- On Friday, 14 April, the Presidential Climate Commission (PCC) presented its recommendations on South Africa’s long-term electricity planning and the Just Energy Transition Investment Plan (JET-IP) during a National Colloquium attended by government, labour and civil society stakeholders, including representatives for 350Africa.org.
350Africa.org welcomes the PCC’s recommendation to support green industrial development, economic diversification, and localisation of crucial transition value chains. Notably, green industrial development will require significant public investment and radical industrial policy measures which can harness the job-creating, poverty-alleviating potential of our renewable energy transition and deliver a transformative, just energy transition.
The PCC’s recommendations have agreeably highlighted the need to develop the local renewable energy industry in terms of extraction, production, and manufacturing in addition to supporting and investing in skills development of at-risk workers, young people, women and people in rural areas who are currently economically excluded. In line with our Green New Eskom Campaign, we are also advocating for a shift toward social ownership models which give communities a real say in the transition and make them the primary beneficiaries of energy production.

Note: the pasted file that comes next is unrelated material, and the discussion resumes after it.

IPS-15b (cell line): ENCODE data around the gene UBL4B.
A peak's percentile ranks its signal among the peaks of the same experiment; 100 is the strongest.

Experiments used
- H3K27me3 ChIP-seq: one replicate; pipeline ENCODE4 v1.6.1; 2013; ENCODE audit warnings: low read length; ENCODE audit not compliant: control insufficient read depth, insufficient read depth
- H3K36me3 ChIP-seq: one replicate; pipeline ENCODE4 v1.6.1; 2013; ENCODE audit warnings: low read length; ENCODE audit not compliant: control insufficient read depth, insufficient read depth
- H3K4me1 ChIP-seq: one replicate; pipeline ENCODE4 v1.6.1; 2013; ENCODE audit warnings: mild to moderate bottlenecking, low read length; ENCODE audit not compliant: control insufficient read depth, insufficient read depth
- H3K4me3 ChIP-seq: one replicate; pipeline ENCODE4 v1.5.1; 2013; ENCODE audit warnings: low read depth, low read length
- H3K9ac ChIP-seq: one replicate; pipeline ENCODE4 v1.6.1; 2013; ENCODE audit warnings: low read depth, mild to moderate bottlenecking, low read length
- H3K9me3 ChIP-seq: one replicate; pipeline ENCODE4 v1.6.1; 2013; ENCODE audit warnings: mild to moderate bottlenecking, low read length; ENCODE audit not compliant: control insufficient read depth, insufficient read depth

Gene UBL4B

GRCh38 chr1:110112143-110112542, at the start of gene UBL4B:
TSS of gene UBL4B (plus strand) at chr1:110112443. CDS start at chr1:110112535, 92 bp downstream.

We acknowledge the PCC’s commitment to building support for the just transition and ensuring the capacity of workers and communities to participate in decision-making processes that will directly impact them. Greater public participation and consultation will enhance the just transition process. Community activists at the colloquium also agree that there should be “Nothing about us without us!”
Commenting on the meeting, Ferron Pedro, Senior South African Campaigner at 350Africa.org said,
“We must ensure that the just transition to renewable energy benefits the poor and working class. We need to combat the capture of the transition by private and multinational interests who seek to profit from the renewable energy transition. Building a socially-owned energy sector which includes workers and communities will need public funding. We want to see the government commit to robust green industrialisation policies that include funding skills development and investment in the creation of local jobs and support of local renewable energy industries. The presentations at the Colloquium were encouraging in their focus on localisation, jobs and skills, the need for planning at national and sub-national levels and the recognition of the scale of change needed. While the Presidential Climate Commission is wary of the transition moving too fast, the intensity and frequency of climate change impacts is why we can no longer delay.”
Author: Bryan Groenendaal